These days, television, in particular cable TV, seems to be increasingly able to shape public opinion. Be it the Israeli commandos rappelling down on a Turkish ship running the Gaza blockade … or a live shot of that broken British Petroleum “containment valve” one mile down spewing a cloud of evil oil into the pristine Gulf … or President Obama kneeling down on a Gulf of Mexico beach to examine a tar ball … it is all about the visuals that the news editors can effect on their viewing audience. The term that has gained current popularity for this phenomenon is “optics”. And, I don’t know about you, but I am getting a little tired of seeing that same ten yards of Gulf Coast wetlands with the BP oil slick lapping on its marsh reeds or those same Turkish militants (soon to be martyrs) wailing on the Israeli commandos. And now we are beginning to see oil coated pelicans (pelican?) consigned to bird heaven … covered in immoral BP petroleum.
These visuals can’t be the whole story by any stretch, but the gullible American public seems to be wedded to this form of information pabulum. I may be swimming against the tide here (so to speak), but 45 days into this BP drilling rig explosion, there seems to be remarkably little ecological damage (numerous pelicans die every day from shark attacks) relative to what we have been led to expect by the hysterical video and copy editors. (This morning on Morning Joe they graphically extrapolated the oil slick moving into the Atlantic and polluting shorelines all the way up to Cape Cod.) “A majority of Americans see the massive oil leak in the Gulf of Mexico as a major environmental disaster.” (The Pew Research Center on May 11th)
These dire predictions may in fact transpire if this leak is not contained for months to come, but I for one am skeptical … particularly when I see the environmentalist and politicians expeditiously stepping in to take advantage of the publics’ angst. Viz: President Obama has shut down all drilling for oil in the Gulf for six months (a far bigger economic disaster) and the Democrats in Congress are smacking their lips about using this incident to push through their Cap and Trade (read carbon tax) legislation this summer.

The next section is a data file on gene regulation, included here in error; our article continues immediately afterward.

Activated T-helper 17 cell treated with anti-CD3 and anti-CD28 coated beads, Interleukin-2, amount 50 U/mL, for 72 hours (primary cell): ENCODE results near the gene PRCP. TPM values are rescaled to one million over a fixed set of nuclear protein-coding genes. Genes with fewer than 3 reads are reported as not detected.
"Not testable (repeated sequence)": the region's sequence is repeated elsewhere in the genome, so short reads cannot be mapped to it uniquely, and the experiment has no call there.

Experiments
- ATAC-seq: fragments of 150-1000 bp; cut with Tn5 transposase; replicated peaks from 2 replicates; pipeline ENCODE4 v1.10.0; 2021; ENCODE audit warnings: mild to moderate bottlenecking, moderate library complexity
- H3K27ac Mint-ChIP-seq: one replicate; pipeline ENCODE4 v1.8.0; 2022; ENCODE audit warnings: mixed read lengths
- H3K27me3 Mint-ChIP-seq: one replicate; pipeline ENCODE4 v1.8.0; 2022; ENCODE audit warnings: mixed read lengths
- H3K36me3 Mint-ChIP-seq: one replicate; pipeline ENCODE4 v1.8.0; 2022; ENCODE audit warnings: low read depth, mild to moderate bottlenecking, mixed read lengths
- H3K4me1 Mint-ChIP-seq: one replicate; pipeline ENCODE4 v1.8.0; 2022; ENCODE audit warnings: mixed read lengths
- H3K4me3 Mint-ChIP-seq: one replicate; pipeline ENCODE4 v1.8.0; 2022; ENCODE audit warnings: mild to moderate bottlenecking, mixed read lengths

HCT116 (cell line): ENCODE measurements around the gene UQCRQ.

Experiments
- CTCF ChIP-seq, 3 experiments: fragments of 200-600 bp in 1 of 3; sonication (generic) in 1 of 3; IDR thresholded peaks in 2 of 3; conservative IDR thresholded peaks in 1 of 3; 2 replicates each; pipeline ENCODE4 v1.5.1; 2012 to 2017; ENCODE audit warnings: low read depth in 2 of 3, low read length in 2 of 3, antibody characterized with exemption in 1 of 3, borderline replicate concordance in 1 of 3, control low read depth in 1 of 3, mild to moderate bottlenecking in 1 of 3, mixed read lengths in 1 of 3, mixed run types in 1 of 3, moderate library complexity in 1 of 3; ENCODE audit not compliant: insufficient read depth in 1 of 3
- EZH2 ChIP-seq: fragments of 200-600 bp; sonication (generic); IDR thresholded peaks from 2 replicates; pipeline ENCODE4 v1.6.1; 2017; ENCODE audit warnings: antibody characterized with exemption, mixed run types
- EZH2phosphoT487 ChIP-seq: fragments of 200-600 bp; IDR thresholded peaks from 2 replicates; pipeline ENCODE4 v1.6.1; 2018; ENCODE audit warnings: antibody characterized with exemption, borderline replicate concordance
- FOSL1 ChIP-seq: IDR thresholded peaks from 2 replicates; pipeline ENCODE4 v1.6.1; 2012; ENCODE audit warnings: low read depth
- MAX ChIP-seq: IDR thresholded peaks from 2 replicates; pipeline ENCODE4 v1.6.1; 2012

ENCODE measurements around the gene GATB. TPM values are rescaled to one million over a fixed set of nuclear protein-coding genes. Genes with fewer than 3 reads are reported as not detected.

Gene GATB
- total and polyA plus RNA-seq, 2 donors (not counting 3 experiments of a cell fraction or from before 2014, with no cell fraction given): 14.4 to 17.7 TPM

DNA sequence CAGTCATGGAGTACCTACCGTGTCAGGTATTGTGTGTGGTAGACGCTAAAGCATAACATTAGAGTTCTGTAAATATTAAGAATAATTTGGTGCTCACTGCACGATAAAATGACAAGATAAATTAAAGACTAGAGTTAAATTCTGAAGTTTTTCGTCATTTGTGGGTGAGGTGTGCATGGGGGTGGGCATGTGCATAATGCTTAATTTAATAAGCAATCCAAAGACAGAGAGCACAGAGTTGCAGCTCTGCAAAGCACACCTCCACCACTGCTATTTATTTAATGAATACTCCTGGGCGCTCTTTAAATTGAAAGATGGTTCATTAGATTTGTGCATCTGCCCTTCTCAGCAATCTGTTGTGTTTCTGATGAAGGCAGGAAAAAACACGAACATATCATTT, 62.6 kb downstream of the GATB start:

May I suggest that famous Clintonista line? “Let’s all step back and take a deep breath.”
Wednesday, June 02, 2010
The Obama administration has tapped James Cameron (the Director of Avatar) as a consultant on how to solve the Gulf oil-spill crisis. This is because he has had some experience with submersibles, presumably during the filming of Titanic. Now this seems to me to be the ultimate in thinking outside the box on the part of the White House. As a consequence, I have the following suggestions for future administration appointments:
- George Lucas (creator and director of Star Wars fame) to help us plan for NASA’s future after our last space shuttle flight this fall.
- George Lopez (Mexican-American comedian and star of The George Lopez Show) to opine on how to solve our illegal immigrant problem.
- Homer Simpson (star of The Simpsons) to help us plan on how to expand the number of our domestic nuclear power plants … and get rid of our nuclear waste.
- Ray Croc (deceased McDonald’s founder) on solving our unemployment problem.
- Suze Orman (financial consultant and host of The Suze Orman Show) on solving the U.S. national debt crisis.
- Kevin Costner (of The Untouchables fame) to help us wipe out organized crime.
- George Soros (billionaire monetary speculator and former Nazi collaborator) on unwinding the world’s monetary crises.
- Kiefer Sutherland (of 24 fame) on preventing future domestic terrorist attacks.
- Peter Shin (Korean-American and director of The Family Guy) on how to pacify North Korea’s nuclear belligerency.
- Christiana Amanpour (Iranian-American, CNN newsreader and future anchor of NBC’s This Week) on convincing Iran to give up their nuclear ambitions.
- Barbara Streisand (star of Yentl) to help us solve the Palestinian/Israeli conflict.